want to return to prison. The furlough program in the BOP is
a partial solution to us who are confined, and sometimes one
cannot be selfish and think only of oneself when so many others
can also benefit from such a short relief from prison. That is
why I arrived at USP Leavenworth to see the Great Wall and gun
towers on time, so as to not be the one to run and help the BOP
rid itself of the furlough program with the "jargon"
that inmates ruin it for themselves. I hate hearing that because
that line is a cop-out by the BOP.
I received 30, 10, 10 in years to run concurrently in Judge Walter
Smith's Courtroom in Waco, Texas for 6 1/2 grams of LSD. I must
serve 17 1/2 years for a crime committed in 1987 for blotter
acid in which the weight issue of the LSD is considered by total
weight under the "old law", compared to the newer Sentencing
Guidelines. I have had a "petition for commutation of sentence"
filed with the U.S. pardon attorney since 01/09/00, as I had
exhausted most of my judicial avenues. Wish me luck!
I did receive the Sept/Oct/Nov issue of the Razor Wire while
still in FPC El Paso. I was amazed and yet extremely happy to
see that Amy Pofahl's sentence was commuted. I did follow her
case for some years and felt I knew her from reading reports
about her in the Razor Wire. I also noticed standing with Amy
in the picture in the newspaper, was one "Heather Silverstein
Jordan". If possible, could you tell Heather that I said
hello, and I am happy to see her free, alive, well and remaining
with her husband. I have lost contact with Heather after communicating
by mail years ago when we were both confined.
Thank you for your publication and help; look for a donation
from me soon. God bless and peace to all who work so hard for
John C. DeLario, Jr.
It gives me great pleasure to drop you these few lines. I
am an inmate at the Butner, NC federal facility, and I would
like to extend my gratitude to you and your staff in your progressive
works with the "November Coalition". I read your articles
on "Running out of time," and I was touched at your
willing effort about the drug policy issues, and the release
of first offenders and nonviolent prisoners.
I've been convicted by guilt of association and each and everyday
I'm hoping for your progressive effort to get some kind of recognition
in this judicial system. Thanks again Mrs. Callahan, and continue
your progressive works. I remain yours truly.
I would like to be placed on the free subscription list for
your publication, the Razor Wire, and if possible, to obtain
a copy of all issues of said publication for the year 2000.
I must thank you for the previous issues of the Razor Wire, which
you mailed to me in 1999. I used the information contained in
several issues to challenge by legal motion the New York State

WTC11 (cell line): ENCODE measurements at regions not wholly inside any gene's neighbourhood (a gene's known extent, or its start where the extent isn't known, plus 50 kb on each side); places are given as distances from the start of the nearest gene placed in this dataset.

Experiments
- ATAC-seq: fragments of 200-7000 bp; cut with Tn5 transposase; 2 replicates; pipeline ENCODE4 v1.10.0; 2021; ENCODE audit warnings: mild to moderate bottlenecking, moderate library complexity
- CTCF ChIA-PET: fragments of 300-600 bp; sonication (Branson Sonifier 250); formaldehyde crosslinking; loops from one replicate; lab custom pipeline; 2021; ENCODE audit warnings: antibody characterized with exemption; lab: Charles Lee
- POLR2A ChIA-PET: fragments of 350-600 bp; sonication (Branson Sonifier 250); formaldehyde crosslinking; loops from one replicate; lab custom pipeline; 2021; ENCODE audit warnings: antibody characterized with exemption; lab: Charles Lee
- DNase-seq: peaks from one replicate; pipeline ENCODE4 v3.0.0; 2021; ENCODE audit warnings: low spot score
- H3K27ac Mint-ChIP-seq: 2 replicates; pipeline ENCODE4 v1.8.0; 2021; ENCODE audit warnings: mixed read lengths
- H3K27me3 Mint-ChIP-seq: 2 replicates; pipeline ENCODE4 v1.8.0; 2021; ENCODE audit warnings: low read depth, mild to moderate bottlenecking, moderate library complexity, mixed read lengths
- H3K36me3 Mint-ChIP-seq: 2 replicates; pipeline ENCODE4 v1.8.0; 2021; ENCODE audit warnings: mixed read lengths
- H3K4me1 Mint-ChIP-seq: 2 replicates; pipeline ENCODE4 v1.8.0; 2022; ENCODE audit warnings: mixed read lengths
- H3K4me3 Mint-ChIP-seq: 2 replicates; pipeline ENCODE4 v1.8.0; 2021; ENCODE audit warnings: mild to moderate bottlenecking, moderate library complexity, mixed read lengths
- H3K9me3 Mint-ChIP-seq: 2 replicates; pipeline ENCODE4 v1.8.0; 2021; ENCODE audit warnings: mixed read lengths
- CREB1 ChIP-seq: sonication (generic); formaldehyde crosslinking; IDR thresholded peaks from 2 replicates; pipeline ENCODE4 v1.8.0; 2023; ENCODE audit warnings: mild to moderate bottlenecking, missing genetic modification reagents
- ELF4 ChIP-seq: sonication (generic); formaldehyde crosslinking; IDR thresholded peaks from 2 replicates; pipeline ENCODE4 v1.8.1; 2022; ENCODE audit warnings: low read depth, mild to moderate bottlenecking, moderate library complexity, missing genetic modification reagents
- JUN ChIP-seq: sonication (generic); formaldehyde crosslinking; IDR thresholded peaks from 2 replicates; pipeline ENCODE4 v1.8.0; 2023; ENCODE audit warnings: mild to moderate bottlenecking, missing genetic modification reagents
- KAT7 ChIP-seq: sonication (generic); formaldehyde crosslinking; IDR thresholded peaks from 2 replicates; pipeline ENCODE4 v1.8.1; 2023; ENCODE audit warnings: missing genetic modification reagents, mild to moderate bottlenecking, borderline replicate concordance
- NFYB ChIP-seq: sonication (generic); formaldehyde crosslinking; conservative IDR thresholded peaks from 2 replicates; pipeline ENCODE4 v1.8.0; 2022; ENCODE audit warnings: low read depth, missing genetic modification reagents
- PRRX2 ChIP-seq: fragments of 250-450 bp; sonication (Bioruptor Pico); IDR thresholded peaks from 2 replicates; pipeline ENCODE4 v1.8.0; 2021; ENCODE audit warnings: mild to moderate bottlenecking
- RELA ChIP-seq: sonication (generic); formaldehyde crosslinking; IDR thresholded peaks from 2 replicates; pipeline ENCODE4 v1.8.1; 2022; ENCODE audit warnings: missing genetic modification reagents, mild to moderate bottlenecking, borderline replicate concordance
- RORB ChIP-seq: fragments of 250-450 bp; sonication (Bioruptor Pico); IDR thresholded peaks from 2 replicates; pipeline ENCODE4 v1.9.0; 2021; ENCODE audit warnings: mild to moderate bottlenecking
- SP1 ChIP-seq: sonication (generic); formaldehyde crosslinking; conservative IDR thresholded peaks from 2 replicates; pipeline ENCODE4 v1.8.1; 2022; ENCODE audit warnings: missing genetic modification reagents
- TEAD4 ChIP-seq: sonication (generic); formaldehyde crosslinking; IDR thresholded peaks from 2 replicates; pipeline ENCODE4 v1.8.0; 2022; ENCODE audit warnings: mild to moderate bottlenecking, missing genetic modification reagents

sentencing policies; of course I did not obtain relief from the
unfair-by-definition and politically conservative state courts.
The State Department of Correctional Services, however, had a
reaction. After the motion was filed, papers in question were
unlawfully and surreptitiously withheld and read by the prison
and departmental officials in January 2000 before being mailed
to the court. The Department published in one of its monthly
DOCS Today publication, at the beginning of 2000, a pointless
article about, but acknowledging, the existence of the Razor
Wire. Keep up the good work.
I just received the January/February issue of the Razor Wire,
and thanks. Somehow, I perceive a touch of success from the articles
it contained. You all have taken on a monster, but surely you
all know that. The release of the two ladies is truly a victory,
may it be the very tip of the iceberg.
I'm now half way through my seventh year in this mess with an
out-date of 2016. Inside the wire there is no sense of relief.
They continue to pack us in here, closer and closer quartered.
Here in FCI Yazoo City we sleep in hallways, TV rooms, storage
bin holes, and they keep the SHU full with new arrivals.
This past week I heard of a new arrival that was in here for
conspiracy to sell deer meat. My-my! These folks just can't find
enough dangerous drug dealers to keep the numbers rolling. Friends,
this is a business, and politicians are making big money in it.
I applaud your efforts and encourage every one of you to continue.
Our cause is a worthy on which speaks out against a true injustice.
I also pray that God go before you, open the doors, and give
each one of you wisdom and favor. I'm including names of family
and friends for you to send a copy of the Razor Wire. These people
are all capable of helping spread the word of truth to others,
maybe some will.
You are having your Dollar Campaign 2001; so I hope the $10.00
helps. The Razor Wire really has had some excellent legal articles
in it recently! Keep it up, please.
November Coalition chase the path, correctly, of recommending
commutations for all prisoners with non-violent drug crimes who
have served more than 5 years of their sentence.
Personally, I have had some good news: the magistrate judge in
my § 2255 is recommending in her report that my sentence
be vacated and I be resentenced.
Since I have a 20-year sentence for marijuana conspiracy, this
is good news. One of my main arguments was, due to ineffective
assistance of counsel, the court never established the "scope
of the criminal activity" or "scope of the criminal
agreement" as required under the sentencing guidelines.
You had a very good article on this subject in the recent Razor
Wire. It was by Michael S. Gelacak, former Vice-Chairman of the
United States Sentencing Commission, and appeared on page 6.
I have since spoken to Mr. Gelacak and have written him a letter.
He is absolutely right: the number of cases in which the court
did not first determine scope is probably staggering.
Know you are busy so I will let you go. Thanks again though.
Most sincerely, Charles Creshore
Thanks to all the staff at the November Coalition for giving
a mother a ray of hope. Your hard work and dedication are greatly
Sincerely, Lorraine Arcuri
Being active with November Coalition makes a difference. Here
is the response I received from my state senator:
Thank you for your email about the Drug Enforcement Administration
and the possibility of new regulations on the importation of
hemp based products. At your request, I have written a letter
to Frank Sapeinza, Chief of the Drug and Chemical Evaluation
Section at the DEA to voice my opposition to such restrictions.
Thank you for contacting me and please keep in touch.
Senator Pat Thibaudeau
43rd Legislative District
email from: Alice Chandlerid
I am writing this pursuant to the November Coalition. I receive
each month from you. First off, thank you for the hard work you
all are doing. Your fight to stop the war on drugs, is helping
many of us. I share the Coalition paper with twenty sometimes
more inmates and they all get something good out of it.
I think most of us are just now realizing there are people like
the November Coalition that are on our side.
Thank you, Dan West